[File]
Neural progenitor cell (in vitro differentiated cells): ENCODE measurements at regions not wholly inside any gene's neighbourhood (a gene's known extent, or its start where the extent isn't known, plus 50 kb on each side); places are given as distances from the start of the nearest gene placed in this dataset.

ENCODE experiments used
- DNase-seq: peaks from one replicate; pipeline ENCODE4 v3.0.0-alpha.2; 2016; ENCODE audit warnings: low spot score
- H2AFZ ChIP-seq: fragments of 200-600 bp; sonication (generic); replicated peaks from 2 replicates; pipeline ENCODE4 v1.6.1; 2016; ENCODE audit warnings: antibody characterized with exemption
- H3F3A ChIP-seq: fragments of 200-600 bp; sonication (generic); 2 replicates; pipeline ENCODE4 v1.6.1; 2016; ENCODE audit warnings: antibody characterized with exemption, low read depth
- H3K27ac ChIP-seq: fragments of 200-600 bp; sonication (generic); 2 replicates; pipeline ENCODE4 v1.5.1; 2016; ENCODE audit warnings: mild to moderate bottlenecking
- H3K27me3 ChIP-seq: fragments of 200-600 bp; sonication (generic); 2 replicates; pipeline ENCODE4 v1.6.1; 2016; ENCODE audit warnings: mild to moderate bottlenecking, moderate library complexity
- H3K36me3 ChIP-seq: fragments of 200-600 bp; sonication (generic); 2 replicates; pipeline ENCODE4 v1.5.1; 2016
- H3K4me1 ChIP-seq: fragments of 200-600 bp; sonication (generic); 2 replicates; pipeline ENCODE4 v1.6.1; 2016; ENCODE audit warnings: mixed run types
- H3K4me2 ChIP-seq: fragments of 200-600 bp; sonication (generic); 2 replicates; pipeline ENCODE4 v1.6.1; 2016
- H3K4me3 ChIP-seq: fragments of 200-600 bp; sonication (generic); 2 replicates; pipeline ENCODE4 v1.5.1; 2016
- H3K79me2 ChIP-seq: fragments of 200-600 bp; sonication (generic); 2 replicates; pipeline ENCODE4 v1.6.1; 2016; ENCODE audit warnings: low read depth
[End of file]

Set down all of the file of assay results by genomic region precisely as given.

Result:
Neural progenitor cell (in vitro differentiated cells): ENCODE measurements at regions not wholly inside any gene's neighbourhood (a gene's known extent, or its start where the extent isn't known, plus 50 kb on each side); places are given as distances from the start of the nearest gene placed in this dataset.

ENCODE experiments used
- DNase-seq: peaks from one replicate; pipeline ENCODE4 v3.0.0-alpha.2; 2016; ENCODE audit warnings: low spot score
- H2AFZ ChIP-seq: fragments of 200-600 bp; sonication (generic); replicated peaks from 2 replicates; pipeline ENCODE4 v1.6.1; 2016; ENCODE audit warnings: antibody characterized with exemption
- H3F3A ChIP-seq: fragments of 200-600 bp; sonication (generic); 2 replicates; pipeline ENCODE4 v1.6.1; 2016; ENCODE audit warnings: antibody characterized with exemption, low read depth
- H3K27ac ChIP-seq: fragments of 200-600 bp; sonication (generic); 2 replicates; pipeline ENCODE4 v1.5.1; 2016; ENCODE audit warnings: mild to moderate bottlenecking
- H3K27me3 ChIP-seq: fragments of 200-600 bp; sonication (generic); 2 replicates; pipeline ENCODE4 v1.6.1; 2016; ENCODE audit warnings: mild to moderate bottlenecking, moderate library complexity
- H3K36me3 ChIP-seq: fragments of 200-600 bp; sonication (generic); 2 replicates; pipeline ENCODE4 v1.5.1; 2016
- H3K4me1 ChIP-seq: fragments of 200-600 bp; sonication (generic); 2 replicates; pipeline ENCODE4 v1.6.1; 2016; ENCODE audit warnings: mixed run types
- H3K4me2 ChIP-seq: fragments of 200-600 bp; sonication (generic); 2 replicates; pipeline ENCODE4 v1.6.1; 2016
- H3K4me3 ChIP-seq: fragments of 200-600 bp; sonication (generic); 2 replicates; pipeline ENCODE4 v1.5.1; 2016
- H3K79me2 ChIP-seq: fragments of 200-600 bp; sonication (generic); 2 replicates; pipeline ENCODE4 v1.6.1; 2016; ENCODE audit warnings: low read depth